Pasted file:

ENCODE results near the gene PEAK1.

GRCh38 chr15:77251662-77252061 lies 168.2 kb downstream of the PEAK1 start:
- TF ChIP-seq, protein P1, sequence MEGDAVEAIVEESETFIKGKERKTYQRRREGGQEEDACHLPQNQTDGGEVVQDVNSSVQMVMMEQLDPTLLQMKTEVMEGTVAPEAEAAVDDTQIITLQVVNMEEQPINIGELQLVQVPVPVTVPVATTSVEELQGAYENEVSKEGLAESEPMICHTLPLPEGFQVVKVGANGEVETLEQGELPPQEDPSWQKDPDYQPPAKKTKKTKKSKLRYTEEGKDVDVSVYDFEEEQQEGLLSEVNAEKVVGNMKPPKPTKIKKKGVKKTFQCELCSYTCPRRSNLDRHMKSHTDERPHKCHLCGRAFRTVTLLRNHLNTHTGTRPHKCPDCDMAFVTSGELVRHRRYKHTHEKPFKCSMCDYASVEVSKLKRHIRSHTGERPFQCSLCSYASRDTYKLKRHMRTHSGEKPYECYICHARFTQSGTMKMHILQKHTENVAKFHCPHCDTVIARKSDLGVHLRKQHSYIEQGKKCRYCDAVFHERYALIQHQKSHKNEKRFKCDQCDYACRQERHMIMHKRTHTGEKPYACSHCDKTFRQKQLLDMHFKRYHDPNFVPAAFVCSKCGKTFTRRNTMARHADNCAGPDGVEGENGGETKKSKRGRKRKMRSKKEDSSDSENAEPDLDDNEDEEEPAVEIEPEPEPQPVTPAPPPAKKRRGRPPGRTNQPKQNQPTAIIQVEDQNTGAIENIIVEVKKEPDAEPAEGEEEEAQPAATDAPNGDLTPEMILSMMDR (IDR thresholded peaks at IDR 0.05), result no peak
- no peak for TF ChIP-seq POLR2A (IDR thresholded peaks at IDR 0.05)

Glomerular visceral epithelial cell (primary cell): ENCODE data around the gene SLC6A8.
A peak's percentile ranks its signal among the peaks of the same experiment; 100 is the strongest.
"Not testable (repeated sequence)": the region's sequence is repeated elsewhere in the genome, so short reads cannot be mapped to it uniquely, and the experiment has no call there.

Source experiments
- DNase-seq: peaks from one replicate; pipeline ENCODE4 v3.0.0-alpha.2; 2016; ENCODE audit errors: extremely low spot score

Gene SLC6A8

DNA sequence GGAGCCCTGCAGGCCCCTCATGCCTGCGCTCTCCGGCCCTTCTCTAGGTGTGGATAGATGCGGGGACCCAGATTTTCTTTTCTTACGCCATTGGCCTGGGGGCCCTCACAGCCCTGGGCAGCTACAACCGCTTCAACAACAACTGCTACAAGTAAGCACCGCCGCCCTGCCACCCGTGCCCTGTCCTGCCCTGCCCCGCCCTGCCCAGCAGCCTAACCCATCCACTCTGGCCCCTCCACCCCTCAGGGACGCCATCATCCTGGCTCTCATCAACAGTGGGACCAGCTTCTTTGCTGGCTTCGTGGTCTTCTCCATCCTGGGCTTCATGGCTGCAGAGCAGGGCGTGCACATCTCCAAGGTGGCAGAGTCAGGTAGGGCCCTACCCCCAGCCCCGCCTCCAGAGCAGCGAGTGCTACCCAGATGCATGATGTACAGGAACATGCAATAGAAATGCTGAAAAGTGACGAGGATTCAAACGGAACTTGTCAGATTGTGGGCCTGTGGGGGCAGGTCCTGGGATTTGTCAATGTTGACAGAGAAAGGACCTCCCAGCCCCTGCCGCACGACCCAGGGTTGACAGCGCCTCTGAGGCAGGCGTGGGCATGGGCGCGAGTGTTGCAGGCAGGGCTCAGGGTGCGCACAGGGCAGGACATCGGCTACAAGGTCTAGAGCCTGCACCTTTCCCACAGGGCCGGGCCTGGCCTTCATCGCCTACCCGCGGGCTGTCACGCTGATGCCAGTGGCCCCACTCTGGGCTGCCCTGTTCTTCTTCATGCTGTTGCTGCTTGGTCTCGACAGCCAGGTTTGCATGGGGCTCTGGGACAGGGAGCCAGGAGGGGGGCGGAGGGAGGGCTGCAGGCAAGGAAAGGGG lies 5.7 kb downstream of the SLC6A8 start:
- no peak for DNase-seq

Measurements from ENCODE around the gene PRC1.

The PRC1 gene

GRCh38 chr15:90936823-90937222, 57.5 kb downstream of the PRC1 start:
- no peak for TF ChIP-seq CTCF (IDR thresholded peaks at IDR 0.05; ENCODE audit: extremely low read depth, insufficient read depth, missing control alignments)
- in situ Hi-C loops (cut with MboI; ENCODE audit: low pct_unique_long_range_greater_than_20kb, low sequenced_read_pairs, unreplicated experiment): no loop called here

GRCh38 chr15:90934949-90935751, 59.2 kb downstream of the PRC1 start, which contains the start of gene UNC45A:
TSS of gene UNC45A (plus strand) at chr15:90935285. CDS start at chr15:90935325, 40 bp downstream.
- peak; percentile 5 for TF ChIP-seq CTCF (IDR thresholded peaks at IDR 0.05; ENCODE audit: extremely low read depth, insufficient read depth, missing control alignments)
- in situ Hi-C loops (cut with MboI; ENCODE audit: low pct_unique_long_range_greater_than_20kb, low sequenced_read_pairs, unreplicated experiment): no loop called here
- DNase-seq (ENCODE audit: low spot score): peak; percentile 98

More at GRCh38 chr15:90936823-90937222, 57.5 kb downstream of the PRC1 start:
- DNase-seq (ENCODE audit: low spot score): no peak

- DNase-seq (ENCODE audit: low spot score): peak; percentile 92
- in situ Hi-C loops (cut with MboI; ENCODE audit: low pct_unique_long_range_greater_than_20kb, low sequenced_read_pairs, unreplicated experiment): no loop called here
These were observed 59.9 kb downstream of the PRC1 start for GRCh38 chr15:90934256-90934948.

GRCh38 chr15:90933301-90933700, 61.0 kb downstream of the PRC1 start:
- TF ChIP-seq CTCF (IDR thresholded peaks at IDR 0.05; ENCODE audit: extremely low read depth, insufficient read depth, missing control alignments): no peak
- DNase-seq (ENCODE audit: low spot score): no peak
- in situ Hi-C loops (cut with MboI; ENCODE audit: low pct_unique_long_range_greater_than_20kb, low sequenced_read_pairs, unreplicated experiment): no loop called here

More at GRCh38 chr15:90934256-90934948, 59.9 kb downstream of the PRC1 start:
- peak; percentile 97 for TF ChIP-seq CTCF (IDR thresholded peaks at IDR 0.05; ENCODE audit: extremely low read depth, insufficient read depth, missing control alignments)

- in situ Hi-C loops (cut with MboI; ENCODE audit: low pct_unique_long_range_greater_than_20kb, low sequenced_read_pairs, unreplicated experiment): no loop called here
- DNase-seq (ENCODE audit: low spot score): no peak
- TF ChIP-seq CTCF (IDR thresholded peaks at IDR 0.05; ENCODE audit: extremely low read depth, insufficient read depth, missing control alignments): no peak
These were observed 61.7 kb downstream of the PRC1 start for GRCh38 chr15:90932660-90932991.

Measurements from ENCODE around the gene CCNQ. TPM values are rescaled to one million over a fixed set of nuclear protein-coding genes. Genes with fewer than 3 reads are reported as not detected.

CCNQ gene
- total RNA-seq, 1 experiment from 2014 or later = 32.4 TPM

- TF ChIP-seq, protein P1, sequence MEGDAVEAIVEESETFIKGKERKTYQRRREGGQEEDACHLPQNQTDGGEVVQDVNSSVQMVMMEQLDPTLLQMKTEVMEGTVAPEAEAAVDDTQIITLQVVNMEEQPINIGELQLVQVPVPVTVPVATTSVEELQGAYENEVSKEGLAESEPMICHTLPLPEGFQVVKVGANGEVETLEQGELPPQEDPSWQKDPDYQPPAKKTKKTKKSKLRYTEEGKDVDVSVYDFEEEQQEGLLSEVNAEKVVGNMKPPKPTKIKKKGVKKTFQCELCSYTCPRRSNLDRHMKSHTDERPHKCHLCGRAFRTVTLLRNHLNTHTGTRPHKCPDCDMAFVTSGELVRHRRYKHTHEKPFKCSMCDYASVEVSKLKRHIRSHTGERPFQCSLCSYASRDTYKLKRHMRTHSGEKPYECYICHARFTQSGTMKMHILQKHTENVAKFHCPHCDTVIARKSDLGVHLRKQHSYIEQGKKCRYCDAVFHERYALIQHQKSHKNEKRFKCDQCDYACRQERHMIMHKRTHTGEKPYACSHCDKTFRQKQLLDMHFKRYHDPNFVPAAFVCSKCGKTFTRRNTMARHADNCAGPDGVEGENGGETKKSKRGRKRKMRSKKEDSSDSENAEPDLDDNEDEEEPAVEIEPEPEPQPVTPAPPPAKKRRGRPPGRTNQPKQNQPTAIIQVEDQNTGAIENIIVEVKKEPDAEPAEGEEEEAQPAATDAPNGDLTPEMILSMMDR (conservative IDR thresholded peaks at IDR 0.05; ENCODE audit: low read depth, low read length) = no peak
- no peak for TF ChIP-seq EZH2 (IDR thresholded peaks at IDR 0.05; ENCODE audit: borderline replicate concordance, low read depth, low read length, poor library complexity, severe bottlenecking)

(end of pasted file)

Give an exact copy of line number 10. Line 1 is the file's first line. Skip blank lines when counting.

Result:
Gene SLC6A8